Media: More Voices, Less Credibility
In the past two decades, the public has lost more confidence in the media than in any other major institution in American society – including government, business, religion, education, the military and others.
Increasingly, the public can now turn to news outlets that reflect their own ideology and political beliefs. Republican, in particular, are turning more to the Fox News Channel. But the new and greater variety of choices – on television, in print, and on the internet – has not stemmed the media’s credibility problems; it has only exacerbated them.
Internet: The Mainstreaming of Online Life
On a typical day at the end of 2004, 70 million American adults logged onto the internet, a 37 percent increase over the number who did so in 2000.
Even as the online population continues to grow dramatically, the basic ways that people use this revolutionary and versatile technology have remained fairly constant over the past five years; it is most of all a mail pigeon, then a library, then an amusement park, then a shopping center.
Hispanics: A People in Motion
As of 2004, there were 40.4 million Hispanics in this country, or 14 percent of the total U.S. population; making Latinos the nation’s largest and fastest-growing minority group.
Latino immigrants have birth rates twice as high as those of the rest of the U.S. population, foretelling a sharp increase ahead in the percentage of Latinos who will be in schools and the work place. Between now and 2020, Latinos are expected to account for about half the growth of the U.S. labor force.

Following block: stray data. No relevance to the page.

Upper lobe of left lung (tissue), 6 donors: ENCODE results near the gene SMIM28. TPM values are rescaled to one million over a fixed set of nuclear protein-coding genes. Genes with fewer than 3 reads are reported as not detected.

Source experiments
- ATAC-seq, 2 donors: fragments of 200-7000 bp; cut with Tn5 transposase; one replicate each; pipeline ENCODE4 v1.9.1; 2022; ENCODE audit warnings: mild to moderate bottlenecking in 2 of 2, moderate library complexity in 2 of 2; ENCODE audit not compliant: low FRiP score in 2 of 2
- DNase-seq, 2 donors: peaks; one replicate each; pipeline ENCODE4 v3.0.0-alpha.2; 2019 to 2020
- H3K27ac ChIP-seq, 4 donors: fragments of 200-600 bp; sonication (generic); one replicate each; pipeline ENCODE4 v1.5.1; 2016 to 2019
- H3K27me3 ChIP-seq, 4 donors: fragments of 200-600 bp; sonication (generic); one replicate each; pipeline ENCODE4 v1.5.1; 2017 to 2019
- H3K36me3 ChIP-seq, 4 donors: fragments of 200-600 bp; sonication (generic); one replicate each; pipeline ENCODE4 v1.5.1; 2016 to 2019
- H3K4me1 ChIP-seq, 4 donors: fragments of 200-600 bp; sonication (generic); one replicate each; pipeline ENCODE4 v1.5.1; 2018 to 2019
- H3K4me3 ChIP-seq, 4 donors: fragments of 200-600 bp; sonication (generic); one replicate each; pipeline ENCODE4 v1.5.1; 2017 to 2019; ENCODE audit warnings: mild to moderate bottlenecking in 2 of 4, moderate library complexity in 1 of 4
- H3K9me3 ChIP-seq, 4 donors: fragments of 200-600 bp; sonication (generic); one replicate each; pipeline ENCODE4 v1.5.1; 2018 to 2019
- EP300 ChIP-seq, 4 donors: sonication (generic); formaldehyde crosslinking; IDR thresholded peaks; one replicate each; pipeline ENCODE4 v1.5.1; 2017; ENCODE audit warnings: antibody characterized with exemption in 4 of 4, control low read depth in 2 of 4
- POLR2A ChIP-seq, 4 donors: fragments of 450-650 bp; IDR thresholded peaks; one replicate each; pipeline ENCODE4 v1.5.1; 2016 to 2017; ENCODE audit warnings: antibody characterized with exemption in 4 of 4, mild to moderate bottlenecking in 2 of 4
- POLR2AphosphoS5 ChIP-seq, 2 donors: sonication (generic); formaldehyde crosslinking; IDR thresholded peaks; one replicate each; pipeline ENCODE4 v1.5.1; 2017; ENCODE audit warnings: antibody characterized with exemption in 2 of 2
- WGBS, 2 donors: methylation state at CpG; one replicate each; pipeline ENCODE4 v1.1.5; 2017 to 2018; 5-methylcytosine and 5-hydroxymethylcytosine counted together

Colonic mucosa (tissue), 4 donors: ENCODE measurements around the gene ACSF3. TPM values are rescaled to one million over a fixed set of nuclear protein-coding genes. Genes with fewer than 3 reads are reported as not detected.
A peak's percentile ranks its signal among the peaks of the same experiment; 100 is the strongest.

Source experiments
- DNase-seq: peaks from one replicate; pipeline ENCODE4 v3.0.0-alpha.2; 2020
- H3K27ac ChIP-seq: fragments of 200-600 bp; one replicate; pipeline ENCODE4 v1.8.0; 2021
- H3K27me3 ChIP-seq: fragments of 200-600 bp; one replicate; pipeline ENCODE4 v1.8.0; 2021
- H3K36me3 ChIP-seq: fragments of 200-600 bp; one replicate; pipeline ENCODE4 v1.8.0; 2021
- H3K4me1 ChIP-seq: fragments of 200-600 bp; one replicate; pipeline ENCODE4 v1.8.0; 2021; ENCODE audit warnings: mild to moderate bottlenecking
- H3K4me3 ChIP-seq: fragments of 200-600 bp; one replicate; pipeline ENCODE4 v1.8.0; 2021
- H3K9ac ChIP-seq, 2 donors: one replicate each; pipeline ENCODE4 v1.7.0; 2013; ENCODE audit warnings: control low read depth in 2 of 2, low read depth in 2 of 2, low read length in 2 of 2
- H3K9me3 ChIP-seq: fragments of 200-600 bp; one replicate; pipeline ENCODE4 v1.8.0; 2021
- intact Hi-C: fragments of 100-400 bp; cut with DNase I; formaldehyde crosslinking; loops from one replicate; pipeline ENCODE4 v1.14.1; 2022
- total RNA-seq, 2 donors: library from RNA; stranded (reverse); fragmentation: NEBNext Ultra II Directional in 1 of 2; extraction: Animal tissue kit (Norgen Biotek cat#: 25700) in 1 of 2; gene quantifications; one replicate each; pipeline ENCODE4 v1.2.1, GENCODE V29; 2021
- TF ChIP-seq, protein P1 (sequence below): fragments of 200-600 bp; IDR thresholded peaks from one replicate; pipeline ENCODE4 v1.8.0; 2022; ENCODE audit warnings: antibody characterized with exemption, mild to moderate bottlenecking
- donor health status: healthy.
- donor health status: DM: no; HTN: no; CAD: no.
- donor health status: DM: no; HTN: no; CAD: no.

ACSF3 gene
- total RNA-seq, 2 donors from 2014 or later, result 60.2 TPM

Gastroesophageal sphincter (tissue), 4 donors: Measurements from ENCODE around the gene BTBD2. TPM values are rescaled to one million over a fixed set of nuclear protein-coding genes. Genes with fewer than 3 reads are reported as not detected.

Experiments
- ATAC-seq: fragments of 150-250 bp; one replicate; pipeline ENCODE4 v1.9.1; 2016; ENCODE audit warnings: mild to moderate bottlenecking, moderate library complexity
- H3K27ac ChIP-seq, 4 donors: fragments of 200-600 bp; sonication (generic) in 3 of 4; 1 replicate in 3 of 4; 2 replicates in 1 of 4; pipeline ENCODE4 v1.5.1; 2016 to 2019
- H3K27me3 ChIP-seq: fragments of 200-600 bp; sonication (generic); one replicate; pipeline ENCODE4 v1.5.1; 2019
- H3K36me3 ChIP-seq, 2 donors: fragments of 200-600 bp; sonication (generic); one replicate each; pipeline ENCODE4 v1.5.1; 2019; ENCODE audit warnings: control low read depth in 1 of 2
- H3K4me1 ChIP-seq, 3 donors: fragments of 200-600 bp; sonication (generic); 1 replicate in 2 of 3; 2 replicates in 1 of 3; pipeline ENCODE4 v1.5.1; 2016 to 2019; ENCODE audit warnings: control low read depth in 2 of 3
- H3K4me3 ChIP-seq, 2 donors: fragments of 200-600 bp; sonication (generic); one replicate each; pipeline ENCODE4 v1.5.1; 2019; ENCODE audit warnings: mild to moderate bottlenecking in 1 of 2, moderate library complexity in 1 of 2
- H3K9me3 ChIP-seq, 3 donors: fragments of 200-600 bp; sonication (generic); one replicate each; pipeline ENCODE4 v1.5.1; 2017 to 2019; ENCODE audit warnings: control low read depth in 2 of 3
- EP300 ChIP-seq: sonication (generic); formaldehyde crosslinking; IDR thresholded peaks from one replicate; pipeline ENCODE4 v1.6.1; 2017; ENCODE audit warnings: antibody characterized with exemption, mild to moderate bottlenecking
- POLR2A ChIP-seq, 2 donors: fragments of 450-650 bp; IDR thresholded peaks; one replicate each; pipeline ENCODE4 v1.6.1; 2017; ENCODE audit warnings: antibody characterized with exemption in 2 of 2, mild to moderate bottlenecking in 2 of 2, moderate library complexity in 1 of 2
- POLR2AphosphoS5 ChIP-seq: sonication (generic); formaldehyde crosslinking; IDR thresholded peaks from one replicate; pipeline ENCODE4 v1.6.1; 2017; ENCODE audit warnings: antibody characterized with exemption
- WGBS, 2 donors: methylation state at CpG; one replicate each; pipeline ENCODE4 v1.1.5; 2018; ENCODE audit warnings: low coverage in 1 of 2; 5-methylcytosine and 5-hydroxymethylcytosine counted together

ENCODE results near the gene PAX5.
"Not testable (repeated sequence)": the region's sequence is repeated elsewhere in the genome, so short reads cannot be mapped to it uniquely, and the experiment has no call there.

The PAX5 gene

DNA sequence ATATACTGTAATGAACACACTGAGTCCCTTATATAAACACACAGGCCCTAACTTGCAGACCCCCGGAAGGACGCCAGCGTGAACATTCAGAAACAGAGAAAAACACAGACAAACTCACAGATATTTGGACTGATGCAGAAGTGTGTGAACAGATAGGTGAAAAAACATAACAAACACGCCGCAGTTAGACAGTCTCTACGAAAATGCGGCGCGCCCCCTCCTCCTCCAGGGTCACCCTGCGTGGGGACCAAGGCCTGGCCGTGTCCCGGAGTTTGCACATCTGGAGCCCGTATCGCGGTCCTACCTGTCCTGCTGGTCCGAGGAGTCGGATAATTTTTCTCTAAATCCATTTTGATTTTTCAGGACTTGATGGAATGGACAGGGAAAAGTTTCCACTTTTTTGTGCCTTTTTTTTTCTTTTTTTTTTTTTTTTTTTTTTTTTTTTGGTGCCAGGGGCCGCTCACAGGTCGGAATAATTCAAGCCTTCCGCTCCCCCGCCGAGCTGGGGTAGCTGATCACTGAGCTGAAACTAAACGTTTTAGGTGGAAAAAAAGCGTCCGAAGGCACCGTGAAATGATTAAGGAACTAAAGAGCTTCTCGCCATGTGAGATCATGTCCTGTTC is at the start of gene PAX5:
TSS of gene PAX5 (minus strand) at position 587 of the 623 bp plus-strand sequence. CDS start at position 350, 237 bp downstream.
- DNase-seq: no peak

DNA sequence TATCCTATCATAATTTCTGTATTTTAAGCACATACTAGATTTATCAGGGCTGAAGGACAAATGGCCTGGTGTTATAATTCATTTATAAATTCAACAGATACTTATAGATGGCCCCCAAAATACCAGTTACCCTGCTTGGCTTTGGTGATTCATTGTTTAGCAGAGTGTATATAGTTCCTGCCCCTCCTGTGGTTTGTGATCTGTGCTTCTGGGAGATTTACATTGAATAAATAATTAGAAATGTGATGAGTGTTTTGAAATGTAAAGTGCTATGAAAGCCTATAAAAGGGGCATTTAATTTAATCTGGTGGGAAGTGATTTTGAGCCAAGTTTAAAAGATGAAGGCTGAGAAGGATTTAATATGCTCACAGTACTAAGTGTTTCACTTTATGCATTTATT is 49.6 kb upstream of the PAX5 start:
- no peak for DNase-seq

States: Policy Innovation Amid Fiscal Constraint
On issues ranging from health care to education to the environment to stem cell research to gay marriage, states are embarking on a different policy course from that of the federal government. They are being driven sometimes by ideology and often by fiscal pressure.
The familiar red state/blue state map that portrays stark divisions in the presidential electorate doesn’t work nearly as well at the next level down of government. Some blue states have red governors and vice versa; and state legislatures are evenly-matched in their partisan makeup.
Global Opinion: The Spread of Anti-Americanism
After a brief uptick following the September 11 attack, opinions about the United States have fallen precipitously in nearly every corner of the globe.
Even though people around the world are increasingly distrustful of U.S. foreign policy motives, these same publics believe the world is safer because no single nation can challenge the U.S. militarily.
The Pew Research Center is made up of the following six projects: the Pew Research Center for the People & the Press; Stateline.org; the Pew Internet & American Life Project; the Pew Forum on Religion & Public Life; the Pew Hispanic Center; and the Pew Global Attitudes Project. All six projects contributed to the new reference book.